A wave of online confusion followed. Facebook posts, tweets, and online posts wondered: Was this Rollins speaking? Was he misquoted and taken wildly out of context? Who is Django Gold, and did he ever actually meet Rollins? If it was a gag, was Rollins in on it? What did Rollins think? Continue Reading

From New Orleans to New York: On The Care and Feeding of Jazz Culture

On a muggy Thursday evening in Manhattan last week, six musicians formed a loose brass band, with sousaphone, snare drum and such, and stood before a banner that read “Justice for Jazz Artists—Fairness. Dignity. Respect.”

Trumpeter Kevin Blancq, who grew up in New Orleans and has lived in New York City for 30 years, led the musicians through “Li’l Liza Jane,” a brass-band and traditional-jazz standard. This was a rally organized in cooperation with Local 802 of the American Federation of Musicians to promote ongoing efforts to get Manhattan’s key jazz clubs to contribute to a pension fund and to secure other rights, such as recording protections.

As they left Madison Sqaure Park, the musicians formed a miniature mock second-line parade, turning north on Park Avenue South and played “Bourbon Street Parade,” another standard of New Orleans repertoire. When they arrived at the Jazz Standard club, leaflets were handed out to the strains of “Mozartin’” composed by a Crescent City clarinetist and educator of great renown, Alvin Batiste.

Few would argue against the idea of pensions and other benefits for jazz musicians who play New York’s clubs. However, this particular initiative is complicated, folded as it is into an effort to expand the union’s scope of representation.

As James C. McKinley Jr. reported in a 2011 New York Times piece, after similar rallies were held in front of the Blue Note jazz club:

The disagreement between the union and club owners dates back to 2005, when union leaders joined the nightclubs to lobby the State Legislature for a reduction in the sales tax on tickets because the extra revenue would be used to pay for pension and health benefits…. The tax break was passed in 2006, but the union never hammered out a formal pact with the club owners.

As McKinley’s piece described, clubs have resisted the proposal for a variety of reasons.

That initiative is specific to New York City. Yet as I work on a book about “The fight for New Orleans jazz culture since the flood, and what it means for America,” the rally’s choice of repertoire pointed, for me, to more than coincidence. Continue Reading

New Orleans Trumpeter Lionel Ferbos Dies at 103

I arrived in New Orleans the night after trumpeter Lionel Ferbos celebrated his 103rd birthday, which was July 17, at the Palm Court in the French Quarter, where he’d held a longstanding gig. On Saturday morning, word quickly passed that Ferbos had died.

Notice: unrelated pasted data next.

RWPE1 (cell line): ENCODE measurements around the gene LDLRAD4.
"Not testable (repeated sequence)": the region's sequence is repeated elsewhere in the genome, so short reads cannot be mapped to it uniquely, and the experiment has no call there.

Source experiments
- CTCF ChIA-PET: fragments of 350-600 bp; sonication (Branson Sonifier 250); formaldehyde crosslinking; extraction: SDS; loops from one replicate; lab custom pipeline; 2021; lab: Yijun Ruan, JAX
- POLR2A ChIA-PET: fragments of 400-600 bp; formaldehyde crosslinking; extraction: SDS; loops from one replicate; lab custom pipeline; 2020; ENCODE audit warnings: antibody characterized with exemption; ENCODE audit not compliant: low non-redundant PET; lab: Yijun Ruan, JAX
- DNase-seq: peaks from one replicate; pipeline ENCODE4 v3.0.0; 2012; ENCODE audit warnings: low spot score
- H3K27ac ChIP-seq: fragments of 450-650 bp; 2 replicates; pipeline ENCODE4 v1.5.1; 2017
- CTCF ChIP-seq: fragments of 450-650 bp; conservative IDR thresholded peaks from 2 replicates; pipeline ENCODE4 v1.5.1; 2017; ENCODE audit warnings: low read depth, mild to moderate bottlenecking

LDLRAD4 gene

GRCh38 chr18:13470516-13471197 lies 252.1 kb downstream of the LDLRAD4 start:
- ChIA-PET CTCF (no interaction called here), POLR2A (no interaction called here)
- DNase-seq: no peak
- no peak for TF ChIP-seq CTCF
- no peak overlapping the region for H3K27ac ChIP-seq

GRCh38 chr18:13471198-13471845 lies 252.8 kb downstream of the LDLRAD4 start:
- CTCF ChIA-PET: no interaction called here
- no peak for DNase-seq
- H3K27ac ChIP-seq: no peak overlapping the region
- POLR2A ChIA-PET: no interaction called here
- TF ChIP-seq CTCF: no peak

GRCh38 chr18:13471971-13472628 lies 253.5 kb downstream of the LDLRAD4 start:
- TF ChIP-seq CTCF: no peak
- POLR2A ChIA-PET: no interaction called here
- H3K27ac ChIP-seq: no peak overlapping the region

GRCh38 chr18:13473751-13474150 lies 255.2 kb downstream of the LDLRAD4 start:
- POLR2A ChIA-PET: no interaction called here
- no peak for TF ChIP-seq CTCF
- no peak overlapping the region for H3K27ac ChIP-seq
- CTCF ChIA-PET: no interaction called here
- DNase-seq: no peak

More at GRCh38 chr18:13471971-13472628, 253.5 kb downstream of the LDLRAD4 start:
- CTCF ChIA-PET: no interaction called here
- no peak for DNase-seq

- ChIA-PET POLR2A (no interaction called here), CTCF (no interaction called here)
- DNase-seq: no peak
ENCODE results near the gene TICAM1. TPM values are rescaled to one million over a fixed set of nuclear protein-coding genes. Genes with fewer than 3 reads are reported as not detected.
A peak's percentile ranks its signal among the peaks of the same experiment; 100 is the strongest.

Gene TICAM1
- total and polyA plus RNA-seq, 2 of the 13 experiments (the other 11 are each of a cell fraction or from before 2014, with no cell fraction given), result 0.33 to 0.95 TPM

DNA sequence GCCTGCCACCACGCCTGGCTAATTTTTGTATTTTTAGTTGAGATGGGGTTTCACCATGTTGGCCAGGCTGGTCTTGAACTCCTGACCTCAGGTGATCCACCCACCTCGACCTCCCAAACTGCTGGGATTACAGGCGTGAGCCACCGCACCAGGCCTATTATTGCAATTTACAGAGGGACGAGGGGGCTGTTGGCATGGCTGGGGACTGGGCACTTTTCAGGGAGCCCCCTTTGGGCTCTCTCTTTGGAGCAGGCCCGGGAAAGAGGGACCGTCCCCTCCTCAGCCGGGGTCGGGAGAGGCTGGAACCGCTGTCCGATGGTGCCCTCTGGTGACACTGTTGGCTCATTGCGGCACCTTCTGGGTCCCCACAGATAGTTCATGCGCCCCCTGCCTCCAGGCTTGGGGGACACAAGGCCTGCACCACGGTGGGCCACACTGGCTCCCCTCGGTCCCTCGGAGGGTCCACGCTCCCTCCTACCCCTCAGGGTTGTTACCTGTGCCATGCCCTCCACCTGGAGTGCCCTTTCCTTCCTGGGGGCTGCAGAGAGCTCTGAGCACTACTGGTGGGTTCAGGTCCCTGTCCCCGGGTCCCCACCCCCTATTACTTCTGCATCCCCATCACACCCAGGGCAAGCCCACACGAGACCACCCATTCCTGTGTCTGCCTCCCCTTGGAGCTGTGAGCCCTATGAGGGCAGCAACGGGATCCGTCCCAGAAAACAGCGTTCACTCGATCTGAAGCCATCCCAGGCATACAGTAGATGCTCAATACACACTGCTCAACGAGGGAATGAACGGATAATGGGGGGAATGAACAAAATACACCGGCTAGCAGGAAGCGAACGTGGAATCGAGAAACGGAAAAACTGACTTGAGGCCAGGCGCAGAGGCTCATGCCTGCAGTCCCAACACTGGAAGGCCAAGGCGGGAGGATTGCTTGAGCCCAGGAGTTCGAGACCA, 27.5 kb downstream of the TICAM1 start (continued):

As Keith Spera’s obituary in the Times-Picayune explained:

His life in music spanned the Roosevelt administration to the Obama administration, the Great Depression to the Internet era. Louis Armstrong was only 10 years his senior, but Mr. Ferbos outlived Armstrong by more than 40 years.

Mr. Ferbos was the personification of quiet dedication to one’s craft. Few people in his 7th Ward neighborhood realized he was a musician — they knew him as a tinsmith who had taken over his father’s sheet metal business. That occupation sustained him and his family for decades.

But he always nurtured a musical career on the side.

And there were some lovely quotes in there from trumpeter Irvin Mayfield:

“He proved that the greatness of the city of New Orleans is that ordinary people can be extraordinary on a daily basis…. Everyone has an opportunity to be something special. The culture gives us the opportunity. He was an example of that.”

Ferbos liked to say that he was “a melody man,” which is to say that he knew a lot of tunes and the correct way to state each melody. Continue Reading

Speaking Truth to Power, and Embracing Beauty: Bassist Charlie Haden (1937-2014)

Bassist Charlie Haden in 2010/photo by Steven Perilloux

In conversation as on the bandstand, where he played his bass with graceful authority and achieved great renown, Charlie Haden was both soft-spoken and outspoken. In his life and his music, he was exceedingly gentle, drawn to simple beauty yet also at home within wild complexity and unafraid of controversial ideas and hard truths.

Haden, who died on Friday morning at 76, was a towering figure of American music. His influence and appeal reached into all quarters of jazz, and well beyond that genre. His ability to innovate helped sparked at least one musical revolution, as a member of the Ornette Coleman Quartet. His unerring sense of time and love of melody anchored and focused many distinguished bands, some of which he led. His radiant humanity and stalwart voice for social justice was both rare and powerful in any field.

As Nate Chinen reported in a New York Times obituary:

His death was confirmed by Ruth Cameron, his wife of 30 years. For the last several years he had been struggling with the degenerative effects of post-polio syndrome, related to the polio he contracted in his youth.

Charles Edward Haden was born in Shenandoah, Iowa, on Aug. 6, 1937 into a distinctly musical family, and grew up in Springfield, Mo. Long before he helped seed what is known as “free jazz” while in his early twenties as a member of Coleman’s group, along with trumpeter Don Cherry and drummer Billy Higgins, before he spent a decade in another landmark quartet led by pianist Keith Jarrett, alongside saxophonist Dewey Redman and drummer Paul Motian, before he formed his Liberation Music Orchestra, which blended avant-garde, big-band jazz, Latin American folk traditions with bold political statements, and showcased the compositions and arrangements of pianist Carla Bley, before his Quartet West, which played noir ballads inspired by Raymond Chandler novels and movie themes, before he worked with nearly any musician one could name on jazz’s radar and good many off that screen too, he was known as “Cowboy Charlie,” singing his way into listeners hearts at the tender age of two on his parents’ country-music radio show, “Uncle Carl Haden and the Haden Family.” Continue Reading